Workers at a tattoo parlor are constantly around sharp tools and dangerous blades, increasing the chances of a workplace injury. Workers' compensation covers any illness or injury that may occur as a result of working on site. Most states require businesses who employ part-time or full-time workers to carry workers’ compensation insurance. Keep in mind that this type of policy does not cover contractors, only employees.
Types Of Coverage Some Tattoo Parlors May Need
In addition to the policies outlined above, there are a few other types of coverage your tattoo parlor may require depending on certain aspects of your operations. Some of these might not apply to you, so be sure to ask your agent which policies are right for your business.
Commercial Auto Insurance
If you have vehicles that are used for business, then you need the protection of a commercial auto insurance plan. This will protect against damage that occurs to the company vehicle while an employee is driving it as well as damage to other property. This is an especially important insurance package to have if you are doing off-site events.
Additional Steps To Protect Your Business
Although it’s easy (and essential) to invest in business insurance, it should not be your frontline defense. Yes, insurance will compensate for your business’ financial losses after an incident occurs, but it’s much better to avoid losses altogether.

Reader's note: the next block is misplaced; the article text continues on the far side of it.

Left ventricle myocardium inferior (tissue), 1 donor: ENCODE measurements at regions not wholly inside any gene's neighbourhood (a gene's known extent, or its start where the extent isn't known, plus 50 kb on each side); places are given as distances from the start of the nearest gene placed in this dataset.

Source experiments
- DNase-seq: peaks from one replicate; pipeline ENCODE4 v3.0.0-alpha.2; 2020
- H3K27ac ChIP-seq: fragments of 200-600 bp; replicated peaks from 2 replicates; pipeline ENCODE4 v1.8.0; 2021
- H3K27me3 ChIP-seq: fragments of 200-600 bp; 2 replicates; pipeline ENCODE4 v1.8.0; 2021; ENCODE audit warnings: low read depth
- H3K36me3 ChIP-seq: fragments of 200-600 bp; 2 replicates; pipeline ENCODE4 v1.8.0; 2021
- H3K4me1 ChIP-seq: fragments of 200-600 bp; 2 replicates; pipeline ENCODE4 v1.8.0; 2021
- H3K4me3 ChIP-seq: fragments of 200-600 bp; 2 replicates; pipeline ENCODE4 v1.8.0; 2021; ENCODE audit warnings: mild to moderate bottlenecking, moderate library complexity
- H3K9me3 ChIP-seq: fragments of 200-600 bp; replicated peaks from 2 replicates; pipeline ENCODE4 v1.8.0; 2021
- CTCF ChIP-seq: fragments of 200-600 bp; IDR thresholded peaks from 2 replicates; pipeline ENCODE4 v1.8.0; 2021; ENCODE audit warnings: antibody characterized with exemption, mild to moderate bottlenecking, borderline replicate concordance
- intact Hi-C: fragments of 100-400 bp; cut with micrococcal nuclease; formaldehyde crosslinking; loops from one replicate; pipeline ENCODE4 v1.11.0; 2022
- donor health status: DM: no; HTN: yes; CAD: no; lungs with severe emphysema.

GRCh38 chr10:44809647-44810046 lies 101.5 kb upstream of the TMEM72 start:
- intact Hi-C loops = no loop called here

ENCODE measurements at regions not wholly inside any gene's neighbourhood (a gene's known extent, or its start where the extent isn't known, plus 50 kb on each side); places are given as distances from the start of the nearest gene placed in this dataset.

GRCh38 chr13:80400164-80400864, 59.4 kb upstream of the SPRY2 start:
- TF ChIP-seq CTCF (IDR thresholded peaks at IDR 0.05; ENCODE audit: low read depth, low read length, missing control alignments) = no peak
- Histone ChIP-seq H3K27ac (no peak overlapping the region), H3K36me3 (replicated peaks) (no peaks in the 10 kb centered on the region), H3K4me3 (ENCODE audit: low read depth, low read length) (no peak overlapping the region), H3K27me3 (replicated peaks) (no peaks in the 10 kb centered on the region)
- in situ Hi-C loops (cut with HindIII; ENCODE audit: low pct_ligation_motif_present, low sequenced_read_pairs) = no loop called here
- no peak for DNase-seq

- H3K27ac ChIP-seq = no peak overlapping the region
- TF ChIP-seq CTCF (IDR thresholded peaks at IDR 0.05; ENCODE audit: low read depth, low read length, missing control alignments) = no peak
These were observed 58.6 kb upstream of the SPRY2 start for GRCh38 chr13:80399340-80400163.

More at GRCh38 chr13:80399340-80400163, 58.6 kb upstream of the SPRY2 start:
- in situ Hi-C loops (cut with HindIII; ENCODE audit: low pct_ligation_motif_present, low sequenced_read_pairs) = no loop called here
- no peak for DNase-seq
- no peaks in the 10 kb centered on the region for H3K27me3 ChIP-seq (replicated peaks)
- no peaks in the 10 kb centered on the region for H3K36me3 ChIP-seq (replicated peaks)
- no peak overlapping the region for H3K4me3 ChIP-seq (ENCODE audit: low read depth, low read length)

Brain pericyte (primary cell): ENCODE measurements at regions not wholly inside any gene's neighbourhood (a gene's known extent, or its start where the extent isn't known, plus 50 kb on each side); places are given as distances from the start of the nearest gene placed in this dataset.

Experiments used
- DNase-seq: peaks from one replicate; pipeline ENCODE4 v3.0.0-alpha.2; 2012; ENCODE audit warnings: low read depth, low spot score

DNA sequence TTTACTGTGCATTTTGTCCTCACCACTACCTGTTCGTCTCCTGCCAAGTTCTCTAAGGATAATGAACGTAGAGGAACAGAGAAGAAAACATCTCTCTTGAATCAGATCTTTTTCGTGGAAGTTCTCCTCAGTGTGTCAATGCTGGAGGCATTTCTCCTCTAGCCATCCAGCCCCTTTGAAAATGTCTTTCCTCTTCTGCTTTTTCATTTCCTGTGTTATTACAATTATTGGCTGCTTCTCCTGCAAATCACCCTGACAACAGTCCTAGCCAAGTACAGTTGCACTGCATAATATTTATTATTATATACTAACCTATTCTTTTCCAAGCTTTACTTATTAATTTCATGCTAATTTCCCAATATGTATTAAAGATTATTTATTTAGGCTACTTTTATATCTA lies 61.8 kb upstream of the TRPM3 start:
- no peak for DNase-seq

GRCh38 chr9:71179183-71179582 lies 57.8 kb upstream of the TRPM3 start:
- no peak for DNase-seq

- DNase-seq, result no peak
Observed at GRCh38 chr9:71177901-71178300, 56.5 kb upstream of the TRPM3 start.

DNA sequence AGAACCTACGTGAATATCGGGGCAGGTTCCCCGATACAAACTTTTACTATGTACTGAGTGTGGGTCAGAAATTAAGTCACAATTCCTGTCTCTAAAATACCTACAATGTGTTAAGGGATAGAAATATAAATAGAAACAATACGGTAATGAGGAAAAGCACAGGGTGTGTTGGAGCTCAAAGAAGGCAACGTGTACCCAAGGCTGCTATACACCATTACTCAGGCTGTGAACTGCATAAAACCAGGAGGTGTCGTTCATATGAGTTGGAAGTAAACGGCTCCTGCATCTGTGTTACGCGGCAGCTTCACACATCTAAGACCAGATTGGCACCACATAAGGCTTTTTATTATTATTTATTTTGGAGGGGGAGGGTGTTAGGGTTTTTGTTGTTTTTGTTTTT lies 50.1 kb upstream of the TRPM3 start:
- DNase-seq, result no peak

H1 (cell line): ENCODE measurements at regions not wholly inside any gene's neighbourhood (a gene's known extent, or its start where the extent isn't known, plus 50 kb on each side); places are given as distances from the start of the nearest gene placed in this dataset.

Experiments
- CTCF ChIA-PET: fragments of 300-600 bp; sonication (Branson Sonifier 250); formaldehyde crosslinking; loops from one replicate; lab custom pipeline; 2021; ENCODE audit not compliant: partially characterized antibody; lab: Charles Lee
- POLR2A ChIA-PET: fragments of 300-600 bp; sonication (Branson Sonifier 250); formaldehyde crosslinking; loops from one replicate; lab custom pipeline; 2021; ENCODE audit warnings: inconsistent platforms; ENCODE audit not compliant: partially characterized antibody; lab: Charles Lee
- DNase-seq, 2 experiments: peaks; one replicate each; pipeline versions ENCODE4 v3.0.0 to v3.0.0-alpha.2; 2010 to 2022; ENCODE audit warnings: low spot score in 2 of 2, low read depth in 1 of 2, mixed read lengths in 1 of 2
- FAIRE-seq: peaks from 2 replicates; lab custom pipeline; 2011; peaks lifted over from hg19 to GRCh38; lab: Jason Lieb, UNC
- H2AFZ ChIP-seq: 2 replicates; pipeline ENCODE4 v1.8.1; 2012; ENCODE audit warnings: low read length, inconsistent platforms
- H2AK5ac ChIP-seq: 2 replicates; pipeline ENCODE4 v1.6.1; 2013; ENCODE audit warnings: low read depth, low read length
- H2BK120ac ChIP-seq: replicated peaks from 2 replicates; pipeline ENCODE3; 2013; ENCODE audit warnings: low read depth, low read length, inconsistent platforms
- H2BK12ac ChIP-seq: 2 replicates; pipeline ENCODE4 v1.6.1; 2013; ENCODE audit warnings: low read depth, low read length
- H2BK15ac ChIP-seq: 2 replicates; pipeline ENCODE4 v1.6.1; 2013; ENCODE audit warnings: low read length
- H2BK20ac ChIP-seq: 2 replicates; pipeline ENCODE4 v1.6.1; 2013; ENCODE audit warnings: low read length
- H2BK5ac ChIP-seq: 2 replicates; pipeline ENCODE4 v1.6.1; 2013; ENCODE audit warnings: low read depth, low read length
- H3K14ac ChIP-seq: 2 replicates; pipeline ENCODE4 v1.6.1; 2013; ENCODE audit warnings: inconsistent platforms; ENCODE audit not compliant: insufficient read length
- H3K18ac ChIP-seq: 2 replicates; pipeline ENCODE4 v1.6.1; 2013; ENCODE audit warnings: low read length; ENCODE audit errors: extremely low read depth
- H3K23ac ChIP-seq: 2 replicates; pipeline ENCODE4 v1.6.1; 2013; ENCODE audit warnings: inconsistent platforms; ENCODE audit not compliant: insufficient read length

With this in mind, here are three things you can do to better protect your business:
- Use legally robust contracts and other business documents. (We offer free templates for some of the most common legal forms.)
- Set up a limited liability company (LLC) to protect your personal assets. (Refer to our guide for step-by-step instructions on how to form an LLC in your state.)
- Streamline your business’ internal processes. This will remove unnecessary variables from common tasks and create a safe, consistent environment for conducting business.
FREQUENTLY ASKED QUESTIONS
What is included in a business owner’s policy?
A typical business owner’s policy includes general liability, business interruption, and property insurance. However, BOPs are often customizable, so your agent may recommend adding professional liability, commercial auto, or other types of coverage to your package depending on your company’s needs.
What is the difference between business insurance and general liability insurance?
“Business insurance” is a generic term used to describe many different types of coverage a business may need. General liability insurance, on the other hand, is a specific type of coverage that business owners need to protect their assets.
Do I need insurance before I start a business?
You should invest in coverage for your business before your first interaction with a customer. Although the cost of insurance may seem high for a brand new business, it’s best to be proactive when it comes to protecting your assets. After all, you can’t buy insurance to cover a loss that has already occurred.
Will insurance protect my business from everything?
Not necessarily. Certain exceptions may be written directly into your policy, and some perils may be entirely uninsurable. Be sure to discuss the scope of your policy in-depth with your agent to avoid being blindsided by holes in your coverage.